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I found a very simple way to unlock a sheet (open office 1.0) but should be similar on other versions. Change extention .ods to .zip unzip the file in a folder. Find the document.xml file it contains. Edit this xml file to find something like this: table:name="*****" table:style-name="ta1" table:protected="true" ...


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If you type your pw (no * symbols appear - this is default!) and hit enter, it should either accept it or give you a mesage like "That did not work, please try again" and repeat the procedure three times. After that you should be back at your cli prompt. If sudo behaves like I just described, you typed the wrong password. This can have mainly one of the ...


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If you want to keep using this current install ... Boot from that live dvd, choose the "try ubuntu" option, click on the disk in the launcher and try to find your system (it will have a /home/ directory) and click /home. Your username is the directory name in there (could be more than one but seeing the names should be enough I hope). Then all you need to ...


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System -> Administration -> Login Screen and then tick show the screen who will login


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Start by going into System Settings, Then into User Accounts and Click Unlock in the top right corner ( you will be prompted for your user's/root password). Then select your user from the list on the left of the window then toggle "Automatic Login" to 'off' , when you are done , be sure to re-click Lock in the top right corner


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From https://help.ubuntu.com/community/Sudoers: Try adding the following to /etc/sudoers with <username> filled in appropriately: Cmnd_Alias SHUTDOWN_CMDS = /sbin/poweroff, /sbin/halt, /sbin/reboot, /sbin/shutdown <username> ALL=(ALL) NOPASSWD: SHUTDOWN_CMDS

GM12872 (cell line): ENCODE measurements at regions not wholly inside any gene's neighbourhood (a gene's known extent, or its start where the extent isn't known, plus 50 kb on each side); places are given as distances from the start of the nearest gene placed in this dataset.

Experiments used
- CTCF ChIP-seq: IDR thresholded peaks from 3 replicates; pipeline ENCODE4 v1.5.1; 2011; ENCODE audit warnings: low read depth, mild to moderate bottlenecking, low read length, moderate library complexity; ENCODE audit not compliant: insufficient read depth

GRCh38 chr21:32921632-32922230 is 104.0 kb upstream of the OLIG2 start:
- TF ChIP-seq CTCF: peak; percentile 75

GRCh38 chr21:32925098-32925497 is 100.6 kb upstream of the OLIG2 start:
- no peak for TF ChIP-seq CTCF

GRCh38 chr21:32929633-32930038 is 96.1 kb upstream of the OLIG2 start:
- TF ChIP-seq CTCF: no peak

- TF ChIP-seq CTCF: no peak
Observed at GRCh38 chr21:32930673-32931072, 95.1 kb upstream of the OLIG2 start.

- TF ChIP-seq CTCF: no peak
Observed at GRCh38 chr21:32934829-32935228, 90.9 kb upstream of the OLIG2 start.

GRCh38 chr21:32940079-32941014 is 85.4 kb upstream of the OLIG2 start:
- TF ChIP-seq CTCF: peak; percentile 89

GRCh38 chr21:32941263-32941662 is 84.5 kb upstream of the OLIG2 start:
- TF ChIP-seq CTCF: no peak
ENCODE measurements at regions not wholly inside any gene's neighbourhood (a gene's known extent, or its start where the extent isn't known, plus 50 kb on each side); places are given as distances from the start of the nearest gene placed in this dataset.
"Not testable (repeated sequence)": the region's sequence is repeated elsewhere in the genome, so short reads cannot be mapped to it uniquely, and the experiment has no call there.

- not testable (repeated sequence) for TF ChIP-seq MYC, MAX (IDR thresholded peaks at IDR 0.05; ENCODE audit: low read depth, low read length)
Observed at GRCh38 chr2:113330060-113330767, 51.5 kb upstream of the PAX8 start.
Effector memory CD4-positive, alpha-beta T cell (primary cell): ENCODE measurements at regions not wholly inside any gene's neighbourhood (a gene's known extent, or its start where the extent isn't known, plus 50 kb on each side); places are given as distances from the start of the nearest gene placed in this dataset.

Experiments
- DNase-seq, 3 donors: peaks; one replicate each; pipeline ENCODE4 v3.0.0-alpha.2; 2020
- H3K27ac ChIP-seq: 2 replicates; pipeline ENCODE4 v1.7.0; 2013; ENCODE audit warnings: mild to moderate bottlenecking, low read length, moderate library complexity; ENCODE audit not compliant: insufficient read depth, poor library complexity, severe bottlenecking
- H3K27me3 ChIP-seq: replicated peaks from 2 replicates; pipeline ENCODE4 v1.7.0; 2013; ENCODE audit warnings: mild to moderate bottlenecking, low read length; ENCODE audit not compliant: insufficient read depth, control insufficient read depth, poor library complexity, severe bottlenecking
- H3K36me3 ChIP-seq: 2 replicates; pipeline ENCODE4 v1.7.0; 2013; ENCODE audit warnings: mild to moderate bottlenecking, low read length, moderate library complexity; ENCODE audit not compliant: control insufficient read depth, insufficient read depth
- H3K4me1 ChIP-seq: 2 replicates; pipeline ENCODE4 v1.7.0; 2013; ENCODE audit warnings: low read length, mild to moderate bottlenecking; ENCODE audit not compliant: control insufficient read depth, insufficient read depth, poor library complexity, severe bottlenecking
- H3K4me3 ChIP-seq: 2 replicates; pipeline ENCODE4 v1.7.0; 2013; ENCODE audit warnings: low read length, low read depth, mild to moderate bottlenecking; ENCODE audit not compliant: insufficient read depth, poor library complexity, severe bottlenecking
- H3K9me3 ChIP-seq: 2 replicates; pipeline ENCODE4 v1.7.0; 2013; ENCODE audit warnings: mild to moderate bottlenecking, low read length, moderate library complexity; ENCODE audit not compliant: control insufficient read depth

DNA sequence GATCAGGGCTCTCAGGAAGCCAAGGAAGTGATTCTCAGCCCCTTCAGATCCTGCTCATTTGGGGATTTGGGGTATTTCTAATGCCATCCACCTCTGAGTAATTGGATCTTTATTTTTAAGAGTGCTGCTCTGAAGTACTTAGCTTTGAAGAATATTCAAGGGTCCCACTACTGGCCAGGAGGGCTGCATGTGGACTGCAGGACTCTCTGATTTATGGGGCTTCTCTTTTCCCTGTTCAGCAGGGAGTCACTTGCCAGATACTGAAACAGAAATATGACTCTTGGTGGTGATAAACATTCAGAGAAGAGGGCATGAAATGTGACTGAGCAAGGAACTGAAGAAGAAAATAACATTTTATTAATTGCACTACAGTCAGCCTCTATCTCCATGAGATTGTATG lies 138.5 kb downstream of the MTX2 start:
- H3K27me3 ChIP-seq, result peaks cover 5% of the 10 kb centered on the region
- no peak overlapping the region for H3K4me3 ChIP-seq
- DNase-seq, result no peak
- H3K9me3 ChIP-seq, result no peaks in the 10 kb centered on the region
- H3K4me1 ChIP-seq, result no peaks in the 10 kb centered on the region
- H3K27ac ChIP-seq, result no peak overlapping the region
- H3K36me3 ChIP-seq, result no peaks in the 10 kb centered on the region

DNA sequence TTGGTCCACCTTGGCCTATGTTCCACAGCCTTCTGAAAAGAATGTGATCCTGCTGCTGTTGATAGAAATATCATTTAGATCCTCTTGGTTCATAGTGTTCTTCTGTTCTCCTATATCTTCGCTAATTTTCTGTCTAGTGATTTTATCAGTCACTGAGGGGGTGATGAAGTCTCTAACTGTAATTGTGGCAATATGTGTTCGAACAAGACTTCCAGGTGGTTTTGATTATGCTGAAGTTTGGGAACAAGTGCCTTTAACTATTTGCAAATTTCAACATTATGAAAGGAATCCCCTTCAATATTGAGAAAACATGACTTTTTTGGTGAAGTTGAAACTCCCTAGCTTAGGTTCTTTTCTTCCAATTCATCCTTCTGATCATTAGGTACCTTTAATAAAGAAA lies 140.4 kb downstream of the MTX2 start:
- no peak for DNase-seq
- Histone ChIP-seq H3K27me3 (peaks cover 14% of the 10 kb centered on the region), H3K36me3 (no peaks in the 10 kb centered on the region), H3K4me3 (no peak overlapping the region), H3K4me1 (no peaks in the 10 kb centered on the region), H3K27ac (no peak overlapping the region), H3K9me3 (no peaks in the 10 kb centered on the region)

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You can do this in dconf editor. You can install this with sudo apt-get install dconf-editor See below for the adjustments to make. You can also choose to suppress the restart menu item (among others) Suppressing the menu item will remove the option from the menu in the upper right corner of the screen. (After a reboot). Of course the option won't exist ...


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Because you "enforce root password for all sudo requests" gksu is for all intents and purposes a graphical sudo. I hope this clears up any confusion you may still have. Note: Some answers are too simple to require a long, detailed answer. This is one of those.


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Unfortunately, the keyboard layout DOES matter. :( On bootup, you start with the US Keyboard layout. As your filesystem is decrypted (entering the correct password), any settings changing keyboard layout (such as you changing it to Swedish Keyboard Layout) will be applied. What I suggest is the following: Do a fresh install again. (sorry) When installing ...


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Most routers have a factory reset button, you need to press it for about 10 seconds, and it will reset everything. Also, most routers have their default passwords printed on the exterior of the router, or on the box it came it. If all else fails, you can find the default password for a specific type of router on the Internet. Reset button on a TP-LINK ...


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Password input is invisible in the terminal for security reasons. I think if you just type your password regardless and press enter it should work?



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